PPS Partly because my sister-in-law was in the choir, we went to the premier of a new oratorio created by a geneticist who felt that the wonderful musical traditions of Mahler and Handel shouldn't be the exclusive preserve of religion. We enjoyed it. Worth tracking down if it ever gets published.

Paradoctor said...

Monarchists point out that democracies are run by fools. That is true, for democracies are run by people, and people are fools. But they conveniently forget to add that, for the same reason, monarchies are also run by fools. So that argument has no force.

Some have proposed theocracy, which in theory is rule by a higher being, and in practice is rule by theologians, who are people, and therefore fools. Some have proposed technocracy: rule by computer. But who reads and implements the all-wise computer's reports? Foolish people.

This species is foolish! This suggest a solution to the Fermi Paradox; namely, that there is no intelligent life anywhere in the universe, including planet Earth. If you doubt this, then consider Earth's radio output. It reveals evidence that there is some technological life on Earth; but closer inspection fails to reveal evidence that there is any intelligent life on Earth.

Paradoctor said...

In my previous post, I said that some have proposed rule by computer. So far, that's been in science fiction, and usually as a refutational thought experiment. But I suspect that some will propose rule-by-computer in earnest.

Howard Brazee said...

Your point about rejecting criticism is why Putin surrounded himself with yes-men who told him how easy conquering Ukraine would be. Trump surrounded himself with yes-men.

But so many people demand that everything is accounted by powerful men (or God & Satan). The idea that things can happen without such leadership, or that people like themselves can make things happen scares them.

Heroes and villains are needed.

scidata said...

Never doubt that a small group of thoughtful, committed citizens can change the world; indeed, it's the only thing that ever has.
- Margaret Mead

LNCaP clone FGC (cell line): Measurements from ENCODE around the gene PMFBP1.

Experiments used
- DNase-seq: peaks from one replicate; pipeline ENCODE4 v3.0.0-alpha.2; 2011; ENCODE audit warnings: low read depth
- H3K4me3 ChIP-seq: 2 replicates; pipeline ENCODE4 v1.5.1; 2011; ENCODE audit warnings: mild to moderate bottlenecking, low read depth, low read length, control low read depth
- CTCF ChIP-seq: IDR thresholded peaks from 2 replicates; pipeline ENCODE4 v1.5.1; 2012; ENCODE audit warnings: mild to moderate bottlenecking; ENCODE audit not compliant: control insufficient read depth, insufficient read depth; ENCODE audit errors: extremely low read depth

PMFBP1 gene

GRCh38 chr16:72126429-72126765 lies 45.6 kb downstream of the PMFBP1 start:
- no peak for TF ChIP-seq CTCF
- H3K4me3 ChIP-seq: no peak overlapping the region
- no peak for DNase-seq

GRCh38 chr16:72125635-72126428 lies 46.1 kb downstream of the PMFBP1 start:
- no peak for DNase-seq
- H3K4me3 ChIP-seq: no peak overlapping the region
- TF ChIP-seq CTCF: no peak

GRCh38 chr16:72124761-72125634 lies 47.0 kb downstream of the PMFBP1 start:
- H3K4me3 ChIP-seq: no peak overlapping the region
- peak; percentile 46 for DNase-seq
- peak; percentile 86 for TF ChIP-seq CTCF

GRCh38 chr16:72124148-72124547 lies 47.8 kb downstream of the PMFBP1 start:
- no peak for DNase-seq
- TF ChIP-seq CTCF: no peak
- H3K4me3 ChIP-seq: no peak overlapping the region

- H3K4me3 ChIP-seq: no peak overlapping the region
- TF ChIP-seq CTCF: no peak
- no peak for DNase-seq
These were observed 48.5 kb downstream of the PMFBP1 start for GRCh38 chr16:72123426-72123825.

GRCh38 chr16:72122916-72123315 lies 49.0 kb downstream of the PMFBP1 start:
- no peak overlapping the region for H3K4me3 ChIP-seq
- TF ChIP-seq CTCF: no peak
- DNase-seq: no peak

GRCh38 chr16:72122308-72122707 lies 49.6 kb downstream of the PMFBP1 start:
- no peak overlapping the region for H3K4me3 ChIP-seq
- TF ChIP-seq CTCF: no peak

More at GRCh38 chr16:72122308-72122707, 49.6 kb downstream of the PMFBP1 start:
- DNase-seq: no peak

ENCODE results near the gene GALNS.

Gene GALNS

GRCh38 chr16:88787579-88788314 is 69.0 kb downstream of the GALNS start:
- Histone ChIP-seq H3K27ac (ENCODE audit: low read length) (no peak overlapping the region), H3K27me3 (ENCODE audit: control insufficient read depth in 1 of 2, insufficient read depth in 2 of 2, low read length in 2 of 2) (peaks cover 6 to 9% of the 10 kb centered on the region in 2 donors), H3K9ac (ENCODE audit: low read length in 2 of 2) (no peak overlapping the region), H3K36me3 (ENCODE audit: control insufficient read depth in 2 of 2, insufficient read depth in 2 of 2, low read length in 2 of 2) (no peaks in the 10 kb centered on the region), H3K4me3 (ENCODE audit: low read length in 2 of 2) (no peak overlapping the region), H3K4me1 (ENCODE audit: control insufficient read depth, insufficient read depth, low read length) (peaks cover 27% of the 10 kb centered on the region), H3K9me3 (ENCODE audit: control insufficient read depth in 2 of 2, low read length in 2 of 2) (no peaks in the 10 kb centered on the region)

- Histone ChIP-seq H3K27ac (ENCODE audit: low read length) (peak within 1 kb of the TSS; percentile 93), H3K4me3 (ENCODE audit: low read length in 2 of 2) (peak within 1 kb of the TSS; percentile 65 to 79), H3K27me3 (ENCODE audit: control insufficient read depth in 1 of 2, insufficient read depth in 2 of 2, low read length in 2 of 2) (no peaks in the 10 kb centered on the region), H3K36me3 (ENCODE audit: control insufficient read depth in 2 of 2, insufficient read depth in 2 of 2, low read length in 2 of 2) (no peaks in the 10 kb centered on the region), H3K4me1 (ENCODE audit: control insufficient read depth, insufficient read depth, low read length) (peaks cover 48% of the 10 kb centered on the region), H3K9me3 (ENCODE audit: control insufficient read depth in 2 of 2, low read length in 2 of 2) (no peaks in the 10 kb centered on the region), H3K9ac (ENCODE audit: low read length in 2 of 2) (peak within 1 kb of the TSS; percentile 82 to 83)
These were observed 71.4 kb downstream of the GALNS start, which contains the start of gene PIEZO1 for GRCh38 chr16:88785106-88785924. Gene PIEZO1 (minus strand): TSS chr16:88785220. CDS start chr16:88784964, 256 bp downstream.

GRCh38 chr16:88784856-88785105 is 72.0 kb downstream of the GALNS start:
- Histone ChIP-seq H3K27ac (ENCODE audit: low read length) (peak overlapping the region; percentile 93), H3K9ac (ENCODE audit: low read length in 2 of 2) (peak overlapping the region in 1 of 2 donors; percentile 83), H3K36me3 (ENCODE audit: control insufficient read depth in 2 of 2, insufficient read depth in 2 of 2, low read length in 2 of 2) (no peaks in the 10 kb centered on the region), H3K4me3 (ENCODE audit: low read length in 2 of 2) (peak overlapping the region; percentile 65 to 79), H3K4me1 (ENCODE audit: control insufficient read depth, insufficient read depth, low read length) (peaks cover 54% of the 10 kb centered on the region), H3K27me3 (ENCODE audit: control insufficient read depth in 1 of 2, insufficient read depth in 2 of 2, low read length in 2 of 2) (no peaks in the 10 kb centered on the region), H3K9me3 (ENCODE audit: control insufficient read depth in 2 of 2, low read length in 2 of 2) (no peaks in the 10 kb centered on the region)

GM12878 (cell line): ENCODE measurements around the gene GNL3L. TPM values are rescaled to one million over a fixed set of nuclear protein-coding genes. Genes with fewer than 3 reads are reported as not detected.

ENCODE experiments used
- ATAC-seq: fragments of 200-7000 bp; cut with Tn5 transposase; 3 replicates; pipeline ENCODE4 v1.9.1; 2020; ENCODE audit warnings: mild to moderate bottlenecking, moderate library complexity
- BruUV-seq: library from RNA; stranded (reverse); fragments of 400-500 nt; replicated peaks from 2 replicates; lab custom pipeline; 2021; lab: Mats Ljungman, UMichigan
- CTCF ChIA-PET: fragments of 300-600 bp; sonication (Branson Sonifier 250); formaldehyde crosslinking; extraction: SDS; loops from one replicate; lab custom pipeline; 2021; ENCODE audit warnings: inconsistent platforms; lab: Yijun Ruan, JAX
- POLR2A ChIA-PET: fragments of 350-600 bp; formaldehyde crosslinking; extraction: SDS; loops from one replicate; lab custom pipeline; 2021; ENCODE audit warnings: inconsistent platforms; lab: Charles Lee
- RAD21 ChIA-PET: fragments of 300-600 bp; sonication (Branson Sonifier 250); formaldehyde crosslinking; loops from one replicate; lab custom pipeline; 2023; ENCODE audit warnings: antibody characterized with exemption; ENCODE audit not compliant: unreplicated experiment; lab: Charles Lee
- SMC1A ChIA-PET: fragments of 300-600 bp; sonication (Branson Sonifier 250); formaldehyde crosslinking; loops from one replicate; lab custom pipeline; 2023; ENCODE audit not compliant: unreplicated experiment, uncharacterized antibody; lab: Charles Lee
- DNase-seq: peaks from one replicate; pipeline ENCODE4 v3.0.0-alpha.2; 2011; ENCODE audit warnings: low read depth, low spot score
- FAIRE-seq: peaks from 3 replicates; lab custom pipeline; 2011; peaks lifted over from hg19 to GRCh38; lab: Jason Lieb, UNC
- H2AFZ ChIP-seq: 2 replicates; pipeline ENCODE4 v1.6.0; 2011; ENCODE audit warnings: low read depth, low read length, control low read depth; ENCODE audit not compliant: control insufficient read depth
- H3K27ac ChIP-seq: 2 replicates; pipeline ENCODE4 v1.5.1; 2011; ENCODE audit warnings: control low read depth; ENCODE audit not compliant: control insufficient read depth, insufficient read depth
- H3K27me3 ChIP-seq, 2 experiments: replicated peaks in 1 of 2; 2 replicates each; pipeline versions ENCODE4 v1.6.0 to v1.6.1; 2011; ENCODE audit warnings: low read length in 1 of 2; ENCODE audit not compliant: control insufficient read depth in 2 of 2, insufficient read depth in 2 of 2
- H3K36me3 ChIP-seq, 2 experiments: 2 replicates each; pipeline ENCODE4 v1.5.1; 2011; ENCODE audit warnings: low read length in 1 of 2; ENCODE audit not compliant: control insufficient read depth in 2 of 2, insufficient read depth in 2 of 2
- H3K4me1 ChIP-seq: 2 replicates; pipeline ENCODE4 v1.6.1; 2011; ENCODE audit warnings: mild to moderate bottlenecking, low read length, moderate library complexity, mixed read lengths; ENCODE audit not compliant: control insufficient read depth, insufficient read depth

Darrell E said...

Tony Fisk said...

"This struggle for male dominance is often ascribed to selfish genes. That explains oligarchs, but Dawkins himself points out that selfish gene theory has to be able to explain emergent behaviour like cooperation, and he does think that evolutionary theory can be applied to more systems than genetics. Like cosmology. And sociology."

I'm not sure how figurative you may have been there, so this may be off point, but I figured I'd comment anyway.

The metaphor "The Selfish Gene" did not have any connection to human behavior, at least not directly. It doesn't have anything to do with selfishness or cooperation, or any traits, of organisms. Again, not directly.

Dawkins chose that unfortunate metaphor for the title of his book as a figurative label for the scientific idea that genes are the unit of selection. That's it. That natural selection operates at the level of genes, not at the level of organisms or groups of organisms. Therefore, figuratively speaking, genes could be said to be selfish in that they don't "care" about the organisms that are their vessels, they only "care" about propagating themselves. Of course in order for a given gene to propagate better than other genes they need to confer an advantage of some sort to the organisms that they inhabit.

An observation in support of the gene-centric view that I still find fascinating is how old many genes are. Genes are far longer lived than species. Many different experiments have taken a version (an allele) of a regulatory gene from one animal and inserted it into another organism in place of that organism's version of the same gene, and the process it regulated worked nearly normally. Again, many such experiments and in organisms as distantly related as skates and chickens, with LCA's hundreds of millions of years in the past. There are genes that all vertebrates share that are still so similar in all vertebrates that they are readily identifiable.

There are critics of the idea that genes are the unit of selection (I'm practicing my Classic British Understatement there.) However, it is by far the most successful selection model in evolutionary biology. The door is still open of course and it is possible that one day it will be shown that selection operates at more than one level, which wouldn't really be surprising because reality is really messy, but it seems extremely unlikely that the gene-centric view will ever be shown to be invalid. Gene-centric models work really well and have stood up against all efforts for quite awhile.


On that last, it seems pretty likely to be true. At base evolution is simply the inexorable working out of the consequences of physical law, the regular patterns of reality that we've identified. The same as any other scientific theory. Different fields of study and the theories they devise are focused at different phenomena and or at different levels. The Modern TOE is focused on biology, a fairly high level. At base it is an observation that the patterns of our reality, the playing out of what we call physical laws, results in certain outcomes and not in others. That's a good simplistic explanation of what the filter of natural selection is.